I'm currently using Superior Drummer 3 for my drum tracks as a plugin and I'm not certain yet if I'll want to mix those to audio tracks or if it'll be fine leaving it as a plugin. Now that I believe I'll be running my guitar live through the system there's some more bandwidth I'll need for amp sim/effects but I'll not over indulge in those. At the end of the day this is for background support and my wife and I need to remain the primary focus for an audience.

Re: Amp Sim City and Building Backing Tracks
Anderton #3041195 04/29/20 01:01 PM
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Originally Posted by Anderton
I've only used the MOTU sims in the studio so I don't know how friendly they are to MIDI footswitches, but when it comes to software, where there's a will there's usually a way smile

If this all works the way I'm planning I'll not need any footswitches, I've already done some initial testing to verify that I can add automation right to the live thru guitar audio track. I'll jam away as the sequence plays without worrying about any tap dancing and with my wireless unit now inserted I can leave the stage and wander when not singing.

In the end we're hoping to have an act that will fit right in at casinos and other places besides bars and pubs, be fun, maximize our strengths and minimize our weaknesses.

Re: Amp Sim City and Building Backing Tracks
Greg Mein #3041221 04/29/20 03:27 PM
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Originally Posted by Greg Mein
On the system I'm using for our live performances I'm managing to keep my track count very low and most will be midi that plays on my Krome keyboard. For live use I want the system running as efficiently as possible, nothing sucks worse than having your system crash while you're playing a tune! It can be a bit of a balancing act because you'd love to add more effects and plugins but you have to always be wary of how much resources you're using. I will add some sparse pre-recorded audio (mostly guitar) tracks on a few tunes and I can go all out while doing the recording but then they need to be bounced down so there are no unnecessary plugins clogging the works.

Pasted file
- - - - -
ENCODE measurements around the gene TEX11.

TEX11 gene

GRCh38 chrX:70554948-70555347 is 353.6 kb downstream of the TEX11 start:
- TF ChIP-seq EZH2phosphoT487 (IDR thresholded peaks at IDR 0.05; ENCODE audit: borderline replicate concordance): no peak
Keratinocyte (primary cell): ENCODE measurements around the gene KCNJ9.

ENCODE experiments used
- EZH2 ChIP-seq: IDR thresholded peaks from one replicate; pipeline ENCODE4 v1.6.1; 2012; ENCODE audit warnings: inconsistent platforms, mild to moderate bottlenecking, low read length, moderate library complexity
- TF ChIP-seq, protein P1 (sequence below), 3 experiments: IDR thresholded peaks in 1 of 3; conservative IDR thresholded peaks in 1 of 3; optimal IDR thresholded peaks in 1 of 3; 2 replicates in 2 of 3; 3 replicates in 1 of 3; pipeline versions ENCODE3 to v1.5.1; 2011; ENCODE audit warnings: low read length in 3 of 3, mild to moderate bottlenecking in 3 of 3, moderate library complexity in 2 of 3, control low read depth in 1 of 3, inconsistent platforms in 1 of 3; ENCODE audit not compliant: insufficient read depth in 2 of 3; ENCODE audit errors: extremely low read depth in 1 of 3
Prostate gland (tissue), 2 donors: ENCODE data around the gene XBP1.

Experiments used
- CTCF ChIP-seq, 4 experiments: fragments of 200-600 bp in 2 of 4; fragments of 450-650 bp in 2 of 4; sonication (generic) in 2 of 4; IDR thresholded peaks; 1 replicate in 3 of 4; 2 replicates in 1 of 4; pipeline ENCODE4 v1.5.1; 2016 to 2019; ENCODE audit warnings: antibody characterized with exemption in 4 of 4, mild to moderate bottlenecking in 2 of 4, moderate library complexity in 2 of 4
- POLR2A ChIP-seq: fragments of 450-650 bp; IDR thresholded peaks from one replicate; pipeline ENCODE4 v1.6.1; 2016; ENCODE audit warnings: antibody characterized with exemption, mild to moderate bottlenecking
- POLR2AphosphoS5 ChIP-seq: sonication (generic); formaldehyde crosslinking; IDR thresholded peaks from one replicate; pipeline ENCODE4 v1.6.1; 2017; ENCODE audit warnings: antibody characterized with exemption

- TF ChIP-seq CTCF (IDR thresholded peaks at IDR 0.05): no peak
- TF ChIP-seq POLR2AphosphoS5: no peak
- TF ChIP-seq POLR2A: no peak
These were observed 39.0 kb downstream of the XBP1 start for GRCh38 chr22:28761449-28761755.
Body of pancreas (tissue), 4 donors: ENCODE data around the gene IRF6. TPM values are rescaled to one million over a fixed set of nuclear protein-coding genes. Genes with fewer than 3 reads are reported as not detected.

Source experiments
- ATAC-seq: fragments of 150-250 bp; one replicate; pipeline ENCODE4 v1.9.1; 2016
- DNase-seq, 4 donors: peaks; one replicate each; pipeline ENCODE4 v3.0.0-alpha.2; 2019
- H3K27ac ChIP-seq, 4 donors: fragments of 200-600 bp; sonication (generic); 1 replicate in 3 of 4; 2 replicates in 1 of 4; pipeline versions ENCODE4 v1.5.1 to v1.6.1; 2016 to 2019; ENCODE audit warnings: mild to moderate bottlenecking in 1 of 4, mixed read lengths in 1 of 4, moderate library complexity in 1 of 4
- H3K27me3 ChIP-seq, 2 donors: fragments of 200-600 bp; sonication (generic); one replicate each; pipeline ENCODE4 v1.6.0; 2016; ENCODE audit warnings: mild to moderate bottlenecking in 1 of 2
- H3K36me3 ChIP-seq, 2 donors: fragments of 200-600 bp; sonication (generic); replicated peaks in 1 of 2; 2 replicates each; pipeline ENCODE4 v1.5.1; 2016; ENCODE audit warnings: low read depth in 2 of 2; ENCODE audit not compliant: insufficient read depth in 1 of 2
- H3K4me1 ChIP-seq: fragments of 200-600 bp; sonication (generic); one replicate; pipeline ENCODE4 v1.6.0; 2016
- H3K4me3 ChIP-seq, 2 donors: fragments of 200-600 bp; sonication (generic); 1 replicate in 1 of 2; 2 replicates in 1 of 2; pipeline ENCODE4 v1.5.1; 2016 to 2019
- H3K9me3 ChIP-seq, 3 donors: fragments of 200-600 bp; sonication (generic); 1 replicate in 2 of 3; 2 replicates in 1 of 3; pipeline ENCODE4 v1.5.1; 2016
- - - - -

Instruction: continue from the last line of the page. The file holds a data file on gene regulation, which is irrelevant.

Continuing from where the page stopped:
I'm currently using Superior Drummer 3 for my drum tracks as a plugin and I'm not certain yet if I'll want to mix those to audio tracks or if it'll be fine leaving it as a plugin. Now that I believe I'll be running my guitar live through the system there's some more bandwidth I'll need for amp sim/effects but I'll not over indulge in those. At the end of the day this is for background support and my wife and I need to remain the primary focus for an audience.

Got it, makes sense. Live is a different animal. I might go so far as to create a mix of all pre-reocrded audio tracks so the final playback is MIDI tracks and a stereo audio track plus whatever I want to play live.


There is never enough time to be in a hurry...
Re: Amp Sim City and Building Backing Tracks
Greg Mein #3041503 05/01/20 02:17 AM